IF YOU'VE BEEN READING this or any other local paper, you've probably heard that Portland's comedy scene has taken off. You know that we've got talented local stand-up comics, two big annual comedy festivals, a handful of comedy clubs, and nationally known stand-up comedians making Portland a regular stop on their tours.
But stand-up isn't the only form of comedy that Portland has to offer: It's time to talk about improv.
There are two main forms of improvisational comedy: short-form, a game-based format with shorter scenes and specific rules (think Whose Line Is It Anyway?), and long-form, which takes more time and gives improvisers more freedom to develop characters and plot. Both types are completely made up on the spot, often inspired by suggestions solicited from the audience, and both types are being done well in Portland, if you know where to look.
Formed for competition at Curious Comedy's popular semimonthly improv cage match, Friday Night Fights, Whiskey Tango is one of the most promising troupes around. The group is made up of Leon Anderson, Nathan Loveless, Sam De Roest, Jed Arkley, and Gabe Dinger, and directed by Jake Michels.
These men do what they like to call "gentlemen's improv," which as far as I can tell just means consistently good, character-based long-form improv by handsome fellas in suit jackets. After winning the first six Friday Night Fights, they began applying to improv festivals, playing to a sold-out crowd at the 11th annual Los Angeles Improv Comedy Festival in June. September found them at the Vancouver International Improv Festival in Canada, and October 25 marked the first show of their new monthly series, Ladies and Gentlemen, where different ladylike guests will join them each month. (Sam De Roest and Jake Michels will perform together this week at Friday Night Fights at Curious Comedy Theater, 5225 NE MLK, Fri Nov 1, 10 pm, $5)
The Liberators have been the standout improv troupe in town for years. The team—Shelley McLendon, John Breen, Tony Marcellino, and Nicholas Kessler—has been at it since 2006, and they're still going strong. They're all masters of the craft and their years of working together have made them effortlessly comfortable with taking risks onstage. Their upcoming show at the IFCC will feature Mercury writer and comic Alex Falcone telling stories based on audience suggestions, which will in turn inspire improv scenes. (Interstate Firehouse Cultural Center, 5340 N Interstate, Sat Nov 2, 8 pm, $12-15)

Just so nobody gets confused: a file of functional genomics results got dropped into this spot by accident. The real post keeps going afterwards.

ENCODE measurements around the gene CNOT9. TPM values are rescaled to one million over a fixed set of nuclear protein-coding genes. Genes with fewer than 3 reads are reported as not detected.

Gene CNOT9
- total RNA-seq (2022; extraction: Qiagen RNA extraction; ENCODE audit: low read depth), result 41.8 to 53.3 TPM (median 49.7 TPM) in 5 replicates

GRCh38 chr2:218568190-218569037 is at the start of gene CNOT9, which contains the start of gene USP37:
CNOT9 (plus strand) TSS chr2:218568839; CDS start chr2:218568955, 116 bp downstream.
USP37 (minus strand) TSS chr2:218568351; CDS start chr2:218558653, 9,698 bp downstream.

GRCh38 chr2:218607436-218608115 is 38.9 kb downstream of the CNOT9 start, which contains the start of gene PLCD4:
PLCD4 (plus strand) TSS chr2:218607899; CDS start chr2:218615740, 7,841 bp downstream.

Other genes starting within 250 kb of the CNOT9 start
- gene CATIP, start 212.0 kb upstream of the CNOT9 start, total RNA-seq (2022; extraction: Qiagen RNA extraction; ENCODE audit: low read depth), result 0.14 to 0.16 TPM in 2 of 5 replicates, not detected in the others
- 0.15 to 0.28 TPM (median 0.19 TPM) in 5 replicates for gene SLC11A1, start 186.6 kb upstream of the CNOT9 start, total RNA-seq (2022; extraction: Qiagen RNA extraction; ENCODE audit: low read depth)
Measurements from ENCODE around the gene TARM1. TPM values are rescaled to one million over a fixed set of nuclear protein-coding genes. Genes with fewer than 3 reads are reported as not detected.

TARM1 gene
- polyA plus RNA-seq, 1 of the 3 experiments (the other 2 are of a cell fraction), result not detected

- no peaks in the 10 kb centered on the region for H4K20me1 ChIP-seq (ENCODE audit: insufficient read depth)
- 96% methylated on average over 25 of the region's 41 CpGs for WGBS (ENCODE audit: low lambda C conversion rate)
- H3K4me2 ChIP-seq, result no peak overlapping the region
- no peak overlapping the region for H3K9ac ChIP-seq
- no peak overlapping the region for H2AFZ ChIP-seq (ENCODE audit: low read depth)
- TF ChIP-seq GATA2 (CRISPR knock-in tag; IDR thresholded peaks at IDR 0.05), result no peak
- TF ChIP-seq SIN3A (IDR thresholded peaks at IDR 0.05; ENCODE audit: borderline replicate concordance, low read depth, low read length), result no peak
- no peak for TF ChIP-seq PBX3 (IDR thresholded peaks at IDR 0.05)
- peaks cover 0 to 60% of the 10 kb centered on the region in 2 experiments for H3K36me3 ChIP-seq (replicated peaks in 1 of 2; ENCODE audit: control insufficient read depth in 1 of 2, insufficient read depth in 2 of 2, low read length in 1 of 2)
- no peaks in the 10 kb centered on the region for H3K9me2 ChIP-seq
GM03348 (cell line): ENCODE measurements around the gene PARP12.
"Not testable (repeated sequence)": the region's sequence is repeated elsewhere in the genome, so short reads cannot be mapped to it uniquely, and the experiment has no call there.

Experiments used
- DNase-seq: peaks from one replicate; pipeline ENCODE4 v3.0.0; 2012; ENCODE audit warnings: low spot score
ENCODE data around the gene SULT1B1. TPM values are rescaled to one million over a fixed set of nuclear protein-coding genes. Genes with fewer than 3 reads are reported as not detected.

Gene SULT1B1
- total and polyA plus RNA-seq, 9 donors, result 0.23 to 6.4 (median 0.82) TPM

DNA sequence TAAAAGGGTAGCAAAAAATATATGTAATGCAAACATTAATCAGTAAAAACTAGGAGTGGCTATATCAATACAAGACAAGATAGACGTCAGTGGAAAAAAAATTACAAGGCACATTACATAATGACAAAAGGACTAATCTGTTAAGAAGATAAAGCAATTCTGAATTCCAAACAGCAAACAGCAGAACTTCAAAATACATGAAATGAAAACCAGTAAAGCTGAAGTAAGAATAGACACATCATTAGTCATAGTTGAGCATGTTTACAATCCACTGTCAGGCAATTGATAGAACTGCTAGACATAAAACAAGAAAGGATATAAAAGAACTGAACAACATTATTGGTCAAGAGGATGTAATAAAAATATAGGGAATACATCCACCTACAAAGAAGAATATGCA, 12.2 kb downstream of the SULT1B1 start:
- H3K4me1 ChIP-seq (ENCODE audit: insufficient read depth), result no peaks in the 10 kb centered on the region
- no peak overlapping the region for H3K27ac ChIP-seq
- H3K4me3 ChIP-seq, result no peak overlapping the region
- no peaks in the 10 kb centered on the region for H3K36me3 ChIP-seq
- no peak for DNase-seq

Earlier this year, the Liberators began building an improv supergroup. They invited certain experienced improvisers from other groups around town to audition to be coached by, and perform with, the Liberators themselves. That group became Administration, with Erin O'Regan, Janet Rivera, Chris Williams, Jed Arkley, Jess Lee, and Jay Flewelling. They now play independent shows around town.
In addition to these groups, local comedy clubs host regular improv shows: ComedySportz is a family-friendly club showcasing short-form improv games. Brody Theater, in Old Town, offers a rotating variety of short-form and long-form shows. Curious Comedy, a nonprofit on NE MLK, produces several improv shows, including the improvised musical Pipes, as well as hosting touring improv groups, stand-up, and sketch comedy. At the Funhouse Lounge, the Unscriptables are currently running a Halloween show billed as "Scooby-Doo meets Saw." And then there is Impulse, the all-teen improv troupe that dominated for 10 consecutive wins at Curious Comedy's Friday Night Fights improv battles—proof positive that improv in Portland has a bright future ahead of it.